Matthew Rankin is staying on track, following a gruelling training program from home in the South Burnett. (Picture: Contributed)
Matthew Rankin is staying on track, following a gruelling training program from home in the South Burnett. (Picture: Contributed)

South Burnett runner escapes American virus epicentre

FORMER Nanango State High School student Matthew Rankin is back on home soil after flying back from New York where he was training as part of the Iona College track and field team.

Rankin has been back running on the trails in the South Burnett for eight weeks after managing to fly home when the coronavirus outbreak first hit New York.

Rankin said he was lucky to get out early as the situation worsened in the United States.

“Being situated in the same suburb as America’s epicentre outbreak and with the restrictions and the situation, it was simply not worth staying there,” Rankin said.

“Local food stores were closing and our coaches were legally not allowed to take us training and therefore we had to organise our own training.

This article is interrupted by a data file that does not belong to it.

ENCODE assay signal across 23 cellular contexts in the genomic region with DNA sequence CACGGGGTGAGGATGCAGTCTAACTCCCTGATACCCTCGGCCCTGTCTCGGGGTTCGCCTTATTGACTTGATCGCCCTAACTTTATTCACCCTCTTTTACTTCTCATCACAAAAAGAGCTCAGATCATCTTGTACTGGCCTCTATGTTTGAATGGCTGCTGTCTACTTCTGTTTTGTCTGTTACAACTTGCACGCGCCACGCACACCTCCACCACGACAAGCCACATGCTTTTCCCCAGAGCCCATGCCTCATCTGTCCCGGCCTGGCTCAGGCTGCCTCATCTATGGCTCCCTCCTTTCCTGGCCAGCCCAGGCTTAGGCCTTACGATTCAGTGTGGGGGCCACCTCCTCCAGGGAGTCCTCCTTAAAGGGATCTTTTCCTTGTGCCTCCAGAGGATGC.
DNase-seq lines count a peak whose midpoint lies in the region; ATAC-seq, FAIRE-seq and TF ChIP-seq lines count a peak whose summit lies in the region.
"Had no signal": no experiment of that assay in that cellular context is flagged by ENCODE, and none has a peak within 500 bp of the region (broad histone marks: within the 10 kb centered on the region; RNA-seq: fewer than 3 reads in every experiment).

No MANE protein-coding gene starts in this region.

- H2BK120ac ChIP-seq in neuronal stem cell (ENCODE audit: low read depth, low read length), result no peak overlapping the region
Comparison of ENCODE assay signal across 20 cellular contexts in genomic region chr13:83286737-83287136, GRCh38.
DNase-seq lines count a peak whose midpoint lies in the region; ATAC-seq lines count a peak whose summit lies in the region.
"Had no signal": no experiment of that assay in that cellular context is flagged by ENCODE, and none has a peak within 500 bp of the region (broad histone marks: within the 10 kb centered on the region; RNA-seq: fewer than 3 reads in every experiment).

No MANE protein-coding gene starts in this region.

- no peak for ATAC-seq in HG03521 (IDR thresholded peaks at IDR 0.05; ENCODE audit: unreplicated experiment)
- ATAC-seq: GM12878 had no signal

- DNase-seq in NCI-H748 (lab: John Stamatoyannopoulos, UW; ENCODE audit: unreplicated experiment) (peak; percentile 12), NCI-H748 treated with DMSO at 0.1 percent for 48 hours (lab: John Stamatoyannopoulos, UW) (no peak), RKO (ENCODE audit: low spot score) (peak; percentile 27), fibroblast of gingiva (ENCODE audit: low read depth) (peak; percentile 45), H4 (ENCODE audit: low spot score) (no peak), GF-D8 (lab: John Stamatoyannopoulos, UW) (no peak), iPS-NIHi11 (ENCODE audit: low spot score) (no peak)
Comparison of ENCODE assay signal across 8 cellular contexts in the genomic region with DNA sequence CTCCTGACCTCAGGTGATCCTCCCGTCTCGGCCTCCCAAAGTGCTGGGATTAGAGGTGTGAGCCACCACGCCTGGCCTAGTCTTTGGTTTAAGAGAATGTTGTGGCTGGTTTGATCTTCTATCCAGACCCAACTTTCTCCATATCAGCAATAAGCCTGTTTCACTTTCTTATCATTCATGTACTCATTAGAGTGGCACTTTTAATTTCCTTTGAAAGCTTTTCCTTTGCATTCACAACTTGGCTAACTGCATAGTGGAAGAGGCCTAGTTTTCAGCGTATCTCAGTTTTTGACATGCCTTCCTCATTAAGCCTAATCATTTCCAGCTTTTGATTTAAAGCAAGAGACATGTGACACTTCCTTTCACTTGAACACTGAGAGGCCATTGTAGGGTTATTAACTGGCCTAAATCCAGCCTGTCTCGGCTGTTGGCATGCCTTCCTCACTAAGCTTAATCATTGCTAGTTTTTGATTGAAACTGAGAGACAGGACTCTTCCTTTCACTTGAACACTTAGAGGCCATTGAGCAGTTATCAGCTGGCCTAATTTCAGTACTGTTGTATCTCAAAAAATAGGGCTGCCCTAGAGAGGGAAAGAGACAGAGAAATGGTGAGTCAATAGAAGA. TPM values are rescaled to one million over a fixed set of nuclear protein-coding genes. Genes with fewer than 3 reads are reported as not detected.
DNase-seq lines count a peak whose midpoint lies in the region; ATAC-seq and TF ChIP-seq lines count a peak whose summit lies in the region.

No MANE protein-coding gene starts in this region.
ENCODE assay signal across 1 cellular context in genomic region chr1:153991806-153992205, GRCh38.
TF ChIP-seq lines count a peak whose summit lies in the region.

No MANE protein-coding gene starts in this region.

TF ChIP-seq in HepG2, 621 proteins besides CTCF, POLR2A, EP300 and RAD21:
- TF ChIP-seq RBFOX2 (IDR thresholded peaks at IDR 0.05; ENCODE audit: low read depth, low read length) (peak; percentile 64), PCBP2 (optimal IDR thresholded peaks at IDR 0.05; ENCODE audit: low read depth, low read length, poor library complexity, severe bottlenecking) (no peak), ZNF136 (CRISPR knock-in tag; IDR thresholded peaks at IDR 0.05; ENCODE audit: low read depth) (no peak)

“This is all before I left so I’m only assuming the restrictions were hardened from there on out.”

Despite having hundreds of cases in the district, Rankin’s school was still operating while others were all closed.

Rankin said it was pretty strange how everything was still carrying on at Iona College.

“Most schools around us were closed by the time our school announced our early spring break,” Rankin said.

“At first they were hoping to get us back on campus after spring break, but before we commenced the second half of the semester they made a decision to continue the rest of the semester online and were moving students out of on-campus housing.

“Once we got this update I had booked a flight out in the next three days, did the two weeks quarantine and have now been home for eight weeks.”

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Rankin is still following an intense training schedule that he said was sent to him by his coaches in New York.

“Since I have been back I have been sticking with the training programs to ideally build up into the cross country season starting in August,” Rankin said.

“At the moment I’m focusing on around 90-100 kilometres a week and then I will build up to 110 kilometres before cross country season in September.

“My week is composed of two workout sessions and on the other days, long easy runs ranging from 45-70 minutes at a light-moderate paced jog.”

Rankin said the biggest challenge has been trying to attend online classes with the different time zone, as one of his classes is at 11pm each week.

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